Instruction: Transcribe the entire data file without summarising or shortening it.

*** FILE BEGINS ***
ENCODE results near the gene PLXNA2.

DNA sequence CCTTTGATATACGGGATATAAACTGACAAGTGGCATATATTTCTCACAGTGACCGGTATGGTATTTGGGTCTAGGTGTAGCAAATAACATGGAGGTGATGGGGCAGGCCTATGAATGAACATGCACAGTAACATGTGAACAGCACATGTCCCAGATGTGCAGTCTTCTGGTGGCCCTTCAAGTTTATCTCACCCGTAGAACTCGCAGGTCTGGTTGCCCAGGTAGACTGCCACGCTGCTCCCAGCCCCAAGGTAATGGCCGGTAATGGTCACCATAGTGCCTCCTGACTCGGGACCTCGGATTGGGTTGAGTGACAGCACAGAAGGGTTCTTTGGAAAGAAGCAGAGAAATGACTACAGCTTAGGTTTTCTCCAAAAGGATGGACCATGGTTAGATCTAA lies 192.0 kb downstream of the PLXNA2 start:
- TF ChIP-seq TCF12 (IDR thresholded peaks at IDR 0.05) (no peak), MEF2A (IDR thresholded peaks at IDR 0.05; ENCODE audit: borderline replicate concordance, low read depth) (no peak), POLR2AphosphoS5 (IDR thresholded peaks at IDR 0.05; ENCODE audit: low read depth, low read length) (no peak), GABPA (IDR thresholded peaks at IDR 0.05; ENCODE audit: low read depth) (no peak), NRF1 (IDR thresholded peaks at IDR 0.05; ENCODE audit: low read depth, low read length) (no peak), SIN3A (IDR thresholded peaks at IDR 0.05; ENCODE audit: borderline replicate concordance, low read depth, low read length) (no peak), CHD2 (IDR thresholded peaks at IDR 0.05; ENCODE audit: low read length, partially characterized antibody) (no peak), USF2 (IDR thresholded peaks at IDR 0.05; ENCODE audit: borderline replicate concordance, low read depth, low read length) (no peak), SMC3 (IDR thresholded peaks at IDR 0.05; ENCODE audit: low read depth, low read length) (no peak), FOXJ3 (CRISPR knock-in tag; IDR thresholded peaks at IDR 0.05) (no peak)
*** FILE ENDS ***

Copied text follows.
ENCODE results near the gene PLXNA2.

DNA sequence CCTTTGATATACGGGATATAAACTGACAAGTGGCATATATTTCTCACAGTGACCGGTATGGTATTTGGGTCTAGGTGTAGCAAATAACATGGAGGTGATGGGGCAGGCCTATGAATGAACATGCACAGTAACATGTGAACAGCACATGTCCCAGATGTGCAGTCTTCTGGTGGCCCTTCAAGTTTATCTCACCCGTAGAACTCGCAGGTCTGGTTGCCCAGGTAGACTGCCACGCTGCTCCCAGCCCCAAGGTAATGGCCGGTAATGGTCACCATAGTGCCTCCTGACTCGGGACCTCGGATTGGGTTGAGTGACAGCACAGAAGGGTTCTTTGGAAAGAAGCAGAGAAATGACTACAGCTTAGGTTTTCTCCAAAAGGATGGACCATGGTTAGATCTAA lies 192.0 kb downstream of the PLXNA2 start:
- TF ChIP-seq TCF12 (IDR thresholded peaks at IDR 0.05) (no peak), MEF2A (IDR thresholded peaks at IDR 0.05; ENCODE audit: borderline replicate concordance, low read depth) (no peak), POLR2AphosphoS5 (IDR thresholded peaks at IDR 0.05; ENCODE audit: low read depth, low read length) (no peak), GABPA (IDR thresholded peaks at IDR 0.05; ENCODE audit: low read depth) (no peak), NRF1 (IDR thresholded peaks at IDR 0.05; ENCODE audit: low read depth, low read length) (no peak), SIN3A (IDR thresholded peaks at IDR 0.05; ENCODE audit: borderline replicate concordance, low read depth, low read length) (no peak), CHD2 (IDR thresholded peaks at IDR 0.05; ENCODE audit: low read length, partially characterized antibody) (no peak), USF2 (IDR thresholded peaks at IDR 0.05; ENCODE audit: borderline replicate concordance, low read depth, low read length) (no peak), SMC3 (IDR thresholded peaks at IDR 0.05; ENCODE audit: low read depth, low read length) (no peak), FOXJ3 (CRISPR knock-in tag; IDR thresholded peaks at IDR 0.05) (no peak)